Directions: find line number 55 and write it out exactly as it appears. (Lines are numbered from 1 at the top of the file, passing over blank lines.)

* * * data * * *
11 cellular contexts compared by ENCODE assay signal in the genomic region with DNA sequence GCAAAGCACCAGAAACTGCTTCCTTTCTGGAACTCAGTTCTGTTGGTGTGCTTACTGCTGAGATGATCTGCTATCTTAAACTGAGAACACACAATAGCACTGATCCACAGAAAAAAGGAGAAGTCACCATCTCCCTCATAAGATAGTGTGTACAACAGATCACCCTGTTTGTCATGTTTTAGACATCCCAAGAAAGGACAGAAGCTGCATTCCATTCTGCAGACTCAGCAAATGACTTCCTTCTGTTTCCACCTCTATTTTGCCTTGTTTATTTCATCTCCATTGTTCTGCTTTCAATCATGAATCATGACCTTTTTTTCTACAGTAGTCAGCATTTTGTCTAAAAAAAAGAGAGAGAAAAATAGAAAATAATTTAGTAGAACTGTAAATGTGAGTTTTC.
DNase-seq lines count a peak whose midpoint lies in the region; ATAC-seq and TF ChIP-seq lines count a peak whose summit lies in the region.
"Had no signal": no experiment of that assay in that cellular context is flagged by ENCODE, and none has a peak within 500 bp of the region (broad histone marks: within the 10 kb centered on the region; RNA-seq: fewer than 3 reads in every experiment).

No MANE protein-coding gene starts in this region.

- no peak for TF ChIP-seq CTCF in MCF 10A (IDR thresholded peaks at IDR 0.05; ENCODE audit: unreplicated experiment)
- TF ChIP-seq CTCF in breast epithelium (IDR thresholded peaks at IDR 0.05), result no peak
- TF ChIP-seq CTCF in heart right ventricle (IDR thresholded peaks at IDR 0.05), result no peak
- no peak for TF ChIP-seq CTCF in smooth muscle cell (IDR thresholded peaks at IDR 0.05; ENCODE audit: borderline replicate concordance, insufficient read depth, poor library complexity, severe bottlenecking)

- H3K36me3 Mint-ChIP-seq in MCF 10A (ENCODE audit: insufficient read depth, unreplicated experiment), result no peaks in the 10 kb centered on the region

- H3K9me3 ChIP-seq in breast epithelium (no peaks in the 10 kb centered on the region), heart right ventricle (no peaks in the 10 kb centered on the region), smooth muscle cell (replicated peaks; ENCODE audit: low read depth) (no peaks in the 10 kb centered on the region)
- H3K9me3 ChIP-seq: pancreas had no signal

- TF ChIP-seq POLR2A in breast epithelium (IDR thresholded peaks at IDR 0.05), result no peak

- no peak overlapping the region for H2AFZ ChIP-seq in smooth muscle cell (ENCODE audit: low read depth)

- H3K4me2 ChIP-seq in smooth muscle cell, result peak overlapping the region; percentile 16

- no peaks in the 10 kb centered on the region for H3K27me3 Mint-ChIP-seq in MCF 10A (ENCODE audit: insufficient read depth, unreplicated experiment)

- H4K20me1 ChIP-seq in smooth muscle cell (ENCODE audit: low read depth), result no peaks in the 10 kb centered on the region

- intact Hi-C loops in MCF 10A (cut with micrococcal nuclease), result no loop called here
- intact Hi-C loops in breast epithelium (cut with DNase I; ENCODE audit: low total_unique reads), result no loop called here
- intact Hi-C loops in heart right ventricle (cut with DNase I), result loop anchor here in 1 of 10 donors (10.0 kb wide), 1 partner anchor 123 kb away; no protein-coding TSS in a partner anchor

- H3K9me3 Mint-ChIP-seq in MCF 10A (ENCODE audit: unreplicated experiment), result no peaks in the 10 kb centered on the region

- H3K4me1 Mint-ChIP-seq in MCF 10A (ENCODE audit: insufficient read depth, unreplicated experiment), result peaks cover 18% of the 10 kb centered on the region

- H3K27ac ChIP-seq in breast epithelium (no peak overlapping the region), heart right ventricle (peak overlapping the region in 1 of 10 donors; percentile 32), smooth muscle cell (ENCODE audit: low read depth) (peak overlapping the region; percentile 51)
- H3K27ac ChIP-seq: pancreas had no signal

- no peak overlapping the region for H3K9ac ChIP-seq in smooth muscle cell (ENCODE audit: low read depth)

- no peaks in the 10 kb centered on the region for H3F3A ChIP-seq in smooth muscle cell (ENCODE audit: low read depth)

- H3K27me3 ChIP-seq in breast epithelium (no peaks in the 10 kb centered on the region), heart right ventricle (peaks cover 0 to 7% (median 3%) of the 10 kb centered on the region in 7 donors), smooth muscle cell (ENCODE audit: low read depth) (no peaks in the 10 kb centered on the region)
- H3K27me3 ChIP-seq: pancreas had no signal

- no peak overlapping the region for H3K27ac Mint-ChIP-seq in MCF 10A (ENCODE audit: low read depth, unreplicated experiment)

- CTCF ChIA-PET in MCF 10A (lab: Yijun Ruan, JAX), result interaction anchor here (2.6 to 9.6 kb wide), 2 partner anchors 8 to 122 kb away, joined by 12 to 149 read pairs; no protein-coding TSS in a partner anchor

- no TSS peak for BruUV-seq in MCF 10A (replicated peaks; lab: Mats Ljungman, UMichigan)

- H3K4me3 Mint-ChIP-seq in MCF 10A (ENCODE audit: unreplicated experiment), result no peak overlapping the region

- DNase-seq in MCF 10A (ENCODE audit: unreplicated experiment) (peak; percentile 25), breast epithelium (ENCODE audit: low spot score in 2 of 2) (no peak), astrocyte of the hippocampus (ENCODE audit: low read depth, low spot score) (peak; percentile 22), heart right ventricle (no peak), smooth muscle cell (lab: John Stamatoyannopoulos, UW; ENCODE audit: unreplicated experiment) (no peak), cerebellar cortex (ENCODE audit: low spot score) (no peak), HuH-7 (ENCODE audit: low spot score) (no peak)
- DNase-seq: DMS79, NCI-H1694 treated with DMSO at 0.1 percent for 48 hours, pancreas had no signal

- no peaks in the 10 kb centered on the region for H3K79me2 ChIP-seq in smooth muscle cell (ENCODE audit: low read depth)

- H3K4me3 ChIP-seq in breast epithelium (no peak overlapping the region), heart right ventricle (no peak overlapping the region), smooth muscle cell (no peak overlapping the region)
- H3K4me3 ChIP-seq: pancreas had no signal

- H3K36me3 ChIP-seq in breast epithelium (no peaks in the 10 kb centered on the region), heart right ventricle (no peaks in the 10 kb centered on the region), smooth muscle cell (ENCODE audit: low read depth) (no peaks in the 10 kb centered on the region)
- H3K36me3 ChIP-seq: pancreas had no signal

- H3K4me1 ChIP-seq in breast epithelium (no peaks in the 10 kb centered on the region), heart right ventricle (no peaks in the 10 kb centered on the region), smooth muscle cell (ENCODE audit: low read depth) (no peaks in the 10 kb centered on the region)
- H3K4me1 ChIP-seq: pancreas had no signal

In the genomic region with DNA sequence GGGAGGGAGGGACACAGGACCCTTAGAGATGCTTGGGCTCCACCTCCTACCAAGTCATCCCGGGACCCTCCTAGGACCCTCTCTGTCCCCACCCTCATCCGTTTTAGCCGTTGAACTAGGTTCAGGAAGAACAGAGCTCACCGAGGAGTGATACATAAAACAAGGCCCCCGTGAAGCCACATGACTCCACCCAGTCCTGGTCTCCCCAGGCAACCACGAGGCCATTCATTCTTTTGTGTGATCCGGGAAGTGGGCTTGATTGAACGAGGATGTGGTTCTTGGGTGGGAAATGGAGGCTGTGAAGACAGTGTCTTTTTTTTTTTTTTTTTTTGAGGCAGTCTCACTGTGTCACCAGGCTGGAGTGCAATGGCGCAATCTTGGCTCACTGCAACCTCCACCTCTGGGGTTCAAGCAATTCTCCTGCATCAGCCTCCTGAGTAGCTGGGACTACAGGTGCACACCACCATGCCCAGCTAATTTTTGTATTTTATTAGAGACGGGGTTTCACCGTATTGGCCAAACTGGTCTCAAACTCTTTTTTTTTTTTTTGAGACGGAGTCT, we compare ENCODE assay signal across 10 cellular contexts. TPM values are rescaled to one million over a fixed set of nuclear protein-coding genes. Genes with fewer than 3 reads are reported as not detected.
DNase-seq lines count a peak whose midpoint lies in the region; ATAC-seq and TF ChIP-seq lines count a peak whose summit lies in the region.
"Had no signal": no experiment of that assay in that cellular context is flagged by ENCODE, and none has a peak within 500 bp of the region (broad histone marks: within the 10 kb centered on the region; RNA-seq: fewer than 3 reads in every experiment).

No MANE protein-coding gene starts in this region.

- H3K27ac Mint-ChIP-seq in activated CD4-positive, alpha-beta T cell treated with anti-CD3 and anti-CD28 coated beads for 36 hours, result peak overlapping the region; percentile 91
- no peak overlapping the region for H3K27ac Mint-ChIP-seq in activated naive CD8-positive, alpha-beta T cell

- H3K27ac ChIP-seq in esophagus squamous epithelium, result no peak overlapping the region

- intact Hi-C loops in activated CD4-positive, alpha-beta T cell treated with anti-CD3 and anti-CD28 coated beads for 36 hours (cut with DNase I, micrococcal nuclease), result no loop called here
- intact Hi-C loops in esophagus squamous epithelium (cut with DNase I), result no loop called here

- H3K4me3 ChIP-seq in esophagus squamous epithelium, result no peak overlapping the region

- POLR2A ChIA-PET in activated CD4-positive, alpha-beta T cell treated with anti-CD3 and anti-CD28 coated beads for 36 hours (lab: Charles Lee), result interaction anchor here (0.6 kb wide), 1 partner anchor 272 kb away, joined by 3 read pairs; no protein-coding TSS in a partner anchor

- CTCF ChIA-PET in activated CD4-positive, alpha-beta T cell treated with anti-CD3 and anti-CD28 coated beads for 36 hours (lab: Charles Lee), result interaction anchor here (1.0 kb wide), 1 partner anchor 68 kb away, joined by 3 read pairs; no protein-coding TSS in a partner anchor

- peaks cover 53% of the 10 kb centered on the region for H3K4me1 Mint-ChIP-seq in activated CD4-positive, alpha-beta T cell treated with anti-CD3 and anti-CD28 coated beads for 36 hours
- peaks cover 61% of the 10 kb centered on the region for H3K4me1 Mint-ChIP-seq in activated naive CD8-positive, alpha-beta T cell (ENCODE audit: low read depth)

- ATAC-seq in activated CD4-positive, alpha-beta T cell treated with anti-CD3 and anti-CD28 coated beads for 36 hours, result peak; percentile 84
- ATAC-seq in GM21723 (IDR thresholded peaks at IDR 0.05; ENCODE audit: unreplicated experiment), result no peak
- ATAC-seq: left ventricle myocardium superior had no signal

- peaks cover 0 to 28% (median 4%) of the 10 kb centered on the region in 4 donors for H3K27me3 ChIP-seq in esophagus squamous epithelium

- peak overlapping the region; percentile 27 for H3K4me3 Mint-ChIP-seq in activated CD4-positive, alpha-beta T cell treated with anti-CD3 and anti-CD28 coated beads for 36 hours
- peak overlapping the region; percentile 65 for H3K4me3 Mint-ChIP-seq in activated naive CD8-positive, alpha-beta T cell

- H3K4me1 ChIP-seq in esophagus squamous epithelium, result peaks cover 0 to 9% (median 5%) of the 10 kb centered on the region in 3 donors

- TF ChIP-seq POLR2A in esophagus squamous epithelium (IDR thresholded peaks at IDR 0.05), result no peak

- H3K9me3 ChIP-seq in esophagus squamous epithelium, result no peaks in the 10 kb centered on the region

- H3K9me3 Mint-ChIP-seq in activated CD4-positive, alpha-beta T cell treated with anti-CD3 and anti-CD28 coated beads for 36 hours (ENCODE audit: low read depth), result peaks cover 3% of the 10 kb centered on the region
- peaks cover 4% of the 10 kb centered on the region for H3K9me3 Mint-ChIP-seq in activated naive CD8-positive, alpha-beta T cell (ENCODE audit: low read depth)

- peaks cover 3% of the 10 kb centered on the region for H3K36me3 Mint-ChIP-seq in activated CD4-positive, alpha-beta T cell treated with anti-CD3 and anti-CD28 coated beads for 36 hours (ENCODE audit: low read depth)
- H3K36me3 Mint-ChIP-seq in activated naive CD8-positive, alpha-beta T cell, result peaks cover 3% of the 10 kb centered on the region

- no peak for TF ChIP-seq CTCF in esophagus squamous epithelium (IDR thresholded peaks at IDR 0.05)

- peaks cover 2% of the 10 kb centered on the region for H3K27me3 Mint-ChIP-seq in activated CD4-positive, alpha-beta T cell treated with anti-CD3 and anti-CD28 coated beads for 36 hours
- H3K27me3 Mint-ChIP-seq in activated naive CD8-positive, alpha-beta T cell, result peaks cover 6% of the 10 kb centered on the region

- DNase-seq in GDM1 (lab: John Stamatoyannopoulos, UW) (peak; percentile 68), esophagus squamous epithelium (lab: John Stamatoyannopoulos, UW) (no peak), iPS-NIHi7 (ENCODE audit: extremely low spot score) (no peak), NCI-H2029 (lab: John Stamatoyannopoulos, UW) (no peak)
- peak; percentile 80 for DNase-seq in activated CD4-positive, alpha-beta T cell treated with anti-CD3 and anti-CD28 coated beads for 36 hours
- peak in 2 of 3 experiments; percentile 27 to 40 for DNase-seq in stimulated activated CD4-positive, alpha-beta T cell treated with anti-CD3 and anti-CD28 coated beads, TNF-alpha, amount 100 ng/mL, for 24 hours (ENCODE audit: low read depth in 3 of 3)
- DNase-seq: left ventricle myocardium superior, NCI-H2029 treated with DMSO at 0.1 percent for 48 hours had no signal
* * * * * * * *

- ATAC-seq in activated CD4-positive, alpha-beta T cell treated with anti-CD3 and anti-CD28 coated beads for 36 hours, result peak; percentile 84